The Beginning

I’ve always been the type of person that is far better at explaining themselves through words on a screen rather than face to face, which is why i’ve decided to start writing a blog. This blog is nothing serious and the decision to set it up is solely based on the fact that I feel as though it will be beneficial for my mental health. I’ve never done anything like this before so it’s a big step and I have absolutely no idea where to start! I should probably start with my name, which is Emma, I grew up in Norfolk and i’ve been battling with my mental health for several years now.

My earliest memory of myself struggling with anything regarding mental health was when I was 11 years old. I was being prepared for High School and something about that just didn’t feel right for me. The thought of going to a bigger school with a much larger group of people and not knowing where I would fit in absolutely terrified me. The butterflies that I was feeling in my stomach weren’t the average butterflies and I just could not understand what was going on. My sleeping pattern changed, as did my eating habits and I didn’t know how to explain this feeling to anyone, so I didn’t. That was the first of many, many mistakes i’ve made in regards to my mental health. I was 11 and not realising that all these feelings weren’t just your usual ‘starting a new school’ nerves, it was anxiety and I had no clue how much this mental illness would impact the years to come.

Throughout my years at high school, I tried to brush it off but there was always something there in the back of my mind that I just could not put my finger on. As my years at high school went by I became so incredibly self conscious. I hated the way I looked, from the way my hair would never sit right to how big and broad my shoulders were. I began to criticise every little thing about me to a point where I would make notes of things each day when I got home. “Today you wore a jumper that was too big and it made you look huge” “Your hair doesn’t look right like that, you should dye it” “You stumbled on your words when talking and you made yourself look stupid” “You went red when the teacher asked you to read, wear make up to cover it next time”. This then just became a habit, which I didn’t think twice about. I never thought it was unhealthy and I never thought I had a mental illness. I had completely managed to convince myself that this was a normal way to act and that I don’t need to change this. Things started to change when close friends started to notice all these things happening. They would try and help but I would continuously push them away. Like I said, I was convinced that nothing was wrong and that everyone feels like that at times, and so I continuously rejected help. When I slowly started to realise that there might actually be a problem, it was one of the hardest things i’ve ever had to admit. The worst part of it was that I didn’t just have to admit it to myself, but I had to admit it to those that i’d pushed away.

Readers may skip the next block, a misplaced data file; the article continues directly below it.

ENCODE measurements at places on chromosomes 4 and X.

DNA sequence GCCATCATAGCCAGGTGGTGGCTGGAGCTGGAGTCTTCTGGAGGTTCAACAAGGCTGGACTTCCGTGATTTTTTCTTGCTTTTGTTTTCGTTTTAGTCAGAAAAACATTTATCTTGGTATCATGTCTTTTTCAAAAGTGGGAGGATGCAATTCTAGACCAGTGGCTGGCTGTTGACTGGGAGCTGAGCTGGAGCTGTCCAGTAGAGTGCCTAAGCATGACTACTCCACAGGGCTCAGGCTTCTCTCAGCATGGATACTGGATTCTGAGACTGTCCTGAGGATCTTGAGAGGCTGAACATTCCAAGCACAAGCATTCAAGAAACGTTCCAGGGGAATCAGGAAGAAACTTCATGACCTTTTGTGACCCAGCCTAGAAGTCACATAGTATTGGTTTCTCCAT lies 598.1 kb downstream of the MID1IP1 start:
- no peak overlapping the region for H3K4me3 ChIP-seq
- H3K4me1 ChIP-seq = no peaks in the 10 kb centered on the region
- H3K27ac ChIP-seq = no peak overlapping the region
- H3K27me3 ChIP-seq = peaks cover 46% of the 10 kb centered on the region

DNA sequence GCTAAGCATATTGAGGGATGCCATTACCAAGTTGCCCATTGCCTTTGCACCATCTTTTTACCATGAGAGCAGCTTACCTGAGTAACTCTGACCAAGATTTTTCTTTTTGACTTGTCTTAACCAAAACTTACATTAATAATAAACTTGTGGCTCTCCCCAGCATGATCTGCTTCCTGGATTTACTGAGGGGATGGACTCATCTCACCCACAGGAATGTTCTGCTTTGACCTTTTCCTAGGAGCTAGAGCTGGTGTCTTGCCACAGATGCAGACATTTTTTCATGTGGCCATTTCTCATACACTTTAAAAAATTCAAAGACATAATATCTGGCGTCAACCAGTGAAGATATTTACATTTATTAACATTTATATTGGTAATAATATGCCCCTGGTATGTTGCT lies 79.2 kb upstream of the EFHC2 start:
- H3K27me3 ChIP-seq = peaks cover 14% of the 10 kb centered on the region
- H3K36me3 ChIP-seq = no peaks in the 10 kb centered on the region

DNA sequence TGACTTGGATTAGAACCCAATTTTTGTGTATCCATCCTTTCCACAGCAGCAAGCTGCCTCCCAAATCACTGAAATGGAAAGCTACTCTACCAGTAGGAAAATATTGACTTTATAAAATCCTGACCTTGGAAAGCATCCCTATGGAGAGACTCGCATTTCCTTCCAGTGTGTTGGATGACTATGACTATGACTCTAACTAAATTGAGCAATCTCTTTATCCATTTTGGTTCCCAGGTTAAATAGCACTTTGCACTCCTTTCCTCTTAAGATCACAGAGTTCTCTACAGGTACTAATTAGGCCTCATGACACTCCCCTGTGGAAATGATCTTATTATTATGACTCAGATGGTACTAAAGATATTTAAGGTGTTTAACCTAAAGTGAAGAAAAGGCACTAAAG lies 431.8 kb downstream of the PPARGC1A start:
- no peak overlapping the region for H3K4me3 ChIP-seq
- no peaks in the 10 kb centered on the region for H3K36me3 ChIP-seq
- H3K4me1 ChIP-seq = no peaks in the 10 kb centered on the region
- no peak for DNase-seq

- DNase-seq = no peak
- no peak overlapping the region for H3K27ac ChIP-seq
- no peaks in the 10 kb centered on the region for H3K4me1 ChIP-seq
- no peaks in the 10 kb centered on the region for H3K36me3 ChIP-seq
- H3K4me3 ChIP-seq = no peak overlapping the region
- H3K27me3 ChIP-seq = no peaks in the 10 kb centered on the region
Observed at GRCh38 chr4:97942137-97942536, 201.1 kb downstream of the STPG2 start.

Even though I finally admitted to myself that nothing I was feeling was right and that it couldn’t be brushed aside, I still really struggled telling anyone. I just became withdrawn and stopped talking about how I was feeling. I’d self harmed before in High School, but now i’d gone to sixth form and things escalated very quickly. The self harming was worse than it had ever been, i’d stopped eating proper meals and I would not talk to anyone about it. I felt so much pressure to look good, to be smart and to be loved that I didn’t look after myself and it soon became obvious to those around me that I just was not coping. I look back on my time at sixth form now and I absolutely hate how I acted. I would take off mid lesson, shout at people that cared, get drunk at lunch, disappear for hours and it was all because I felt like nobody cared or because I felt like I was going to fail and therefore shouldn’t waste my time on trying. I would be hysterically crying and begging my college not to go to my parents regularly. I can tell you now that people did care, and I didn’t fail, I done very well considering what was going on in my mind.